Welcome to My Personal Page
Since 1981, I had the privilege of working with a group of wonderful partners to provide care to patients with breast cancer at the Gundersen Health System in La Crosse.
During these 37 years, the treatment of breast cancer changed from the "most treatment a patient could possibly be asked to tolerate" [to try to cure the cancer] to the "least treatment necessary to achieve a good cancer outcome".
In the first year that I started to care for patients with breast cancer, the most common operation of the last two centuries--a "radical mastectomy-- was hardly ever performed again. Based on research studies, radical mastectomy was found to be no better than lesser surgery. And for a type of breast condition called "lobular carcinoma in situ", the standard of care changed from the bilateral mastectomy to observation in most patients.
In other advancements, breast conserving treatments became possible and advances in medical oncology, radiation oncology, breast imaging, plastic surgery and genetics were transformative.
The following are just some of the many examples of improvements in diagnosis and treatment since i started caring for patients:
* needle biopsy for diagnosis instead of an operation for diagnosis
* better screening mammography--many patients can now be diagnosed at earlier (more curable) stages
* genetic testing to identify patients at very high risk of future breast cancer, allowing the opportunity for interventions to lower risk and in some cases, prevent breast cancer
*less radical surgery with many options for cosmetic reconstruction
* mastectomies that preserve the nipple and areola without compromising the cancer cure rate
* identification of a subset of patients with such low risk cancers that they can undergo simple lumpectomy without radiation
* for those patients that benefit from radiation after lumpectomy surgery, shorter (more convenient) courses of radiation
* minimal lymph node surgery (sentinel node) instead of major node surgery in every patient
* Annual advancements in medical oncology "hormone", "chemotherapy" and "targeted" therapies resulting in higher cure rates and in many cases, less toxicity
* Molecular tests that can allow some patients to avoid chemotherapy who otherwise would have received it years ago
* Genetic and molecular tests that identify opportunities for new "targeted" treatments for some patients that have relapsed with cancer after already receiving standard care. Identification of these new treatment targets sometimes allows a new treatment to be offered with hope of effectiveness
No one would dare say that having a diagnosis of breast cancer or treatment is "easy" now or that all patients are cured, but comparing the last 3 decades to those before, most patients are able to achieve better cure rates while receiving less toxic treatments. Functional, cosmetic and cancer outcomes have all improved.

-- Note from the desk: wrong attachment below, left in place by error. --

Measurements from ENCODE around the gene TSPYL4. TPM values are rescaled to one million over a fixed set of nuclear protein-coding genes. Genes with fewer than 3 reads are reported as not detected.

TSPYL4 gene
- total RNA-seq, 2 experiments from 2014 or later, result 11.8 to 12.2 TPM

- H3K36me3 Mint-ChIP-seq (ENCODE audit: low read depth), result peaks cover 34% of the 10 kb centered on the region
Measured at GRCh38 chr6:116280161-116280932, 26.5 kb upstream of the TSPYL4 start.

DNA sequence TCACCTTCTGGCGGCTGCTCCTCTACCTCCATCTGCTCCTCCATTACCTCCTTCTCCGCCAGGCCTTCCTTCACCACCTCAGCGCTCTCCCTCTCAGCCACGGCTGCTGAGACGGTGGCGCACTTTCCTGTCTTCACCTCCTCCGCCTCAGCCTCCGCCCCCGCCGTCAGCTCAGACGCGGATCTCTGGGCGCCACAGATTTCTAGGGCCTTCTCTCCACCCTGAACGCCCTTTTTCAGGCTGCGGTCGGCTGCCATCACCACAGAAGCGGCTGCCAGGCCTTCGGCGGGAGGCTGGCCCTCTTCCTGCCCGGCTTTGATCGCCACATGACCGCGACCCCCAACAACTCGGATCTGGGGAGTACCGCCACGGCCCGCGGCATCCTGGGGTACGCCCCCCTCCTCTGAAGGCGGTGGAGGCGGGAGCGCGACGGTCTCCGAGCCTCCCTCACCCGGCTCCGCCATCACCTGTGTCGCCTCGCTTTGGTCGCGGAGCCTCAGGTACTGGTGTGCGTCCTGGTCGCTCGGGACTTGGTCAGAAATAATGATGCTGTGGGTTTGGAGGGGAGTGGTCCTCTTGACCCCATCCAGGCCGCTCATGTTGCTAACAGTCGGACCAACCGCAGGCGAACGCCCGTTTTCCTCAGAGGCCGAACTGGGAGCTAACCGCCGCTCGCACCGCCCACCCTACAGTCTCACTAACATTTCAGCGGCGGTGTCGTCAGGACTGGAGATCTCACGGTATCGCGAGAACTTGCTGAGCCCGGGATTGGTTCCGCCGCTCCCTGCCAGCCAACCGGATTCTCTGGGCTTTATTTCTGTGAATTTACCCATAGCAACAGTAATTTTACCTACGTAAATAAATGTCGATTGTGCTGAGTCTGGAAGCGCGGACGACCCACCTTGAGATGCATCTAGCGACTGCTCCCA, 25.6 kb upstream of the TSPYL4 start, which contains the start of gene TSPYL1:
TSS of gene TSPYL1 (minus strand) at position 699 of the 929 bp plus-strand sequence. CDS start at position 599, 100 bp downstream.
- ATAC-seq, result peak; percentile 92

The advancements cited above came as a result of basic science and clinical research studies performed around the World.
The clinical and basic science research divisions at Gundersen have contributed to the advancements above in many instances by enrolling the patients that we treat locally in research studies. All these studies require funding.
Additionally, the scientific, clinical and breast cancer quality improvement research that has been led by Gundersen providers of care have been cited many times by breast centers and academic institutions elsewhere. These citations, as well as invitations to lead national and regional breast cancer improvement projects, are evidence that our local contributions to better breast cancer care have been noted and/or adopted by others.
I have donated time and funds each year to the "steppin out in the pink" campaign and I am eager to donate again this year. I thank all previous donors for their contributions. Separate from research funds, i will also donate dollars to the "soip" contributions to "Paula's Purse", named after one of our former colleagues in the Norma J Vinger Center for Breast Care. No one ever took better care of our patients than Paula. The funds in honor of her are used for the special needs of our patients in the Cancer Center such as for food, overnight accomodations, gas money, school supplies for our patient's children, and other appropriate uses.
To all, I thank your for any amount of contribution to the SOIP campaign.
jeffrey landercasper MD
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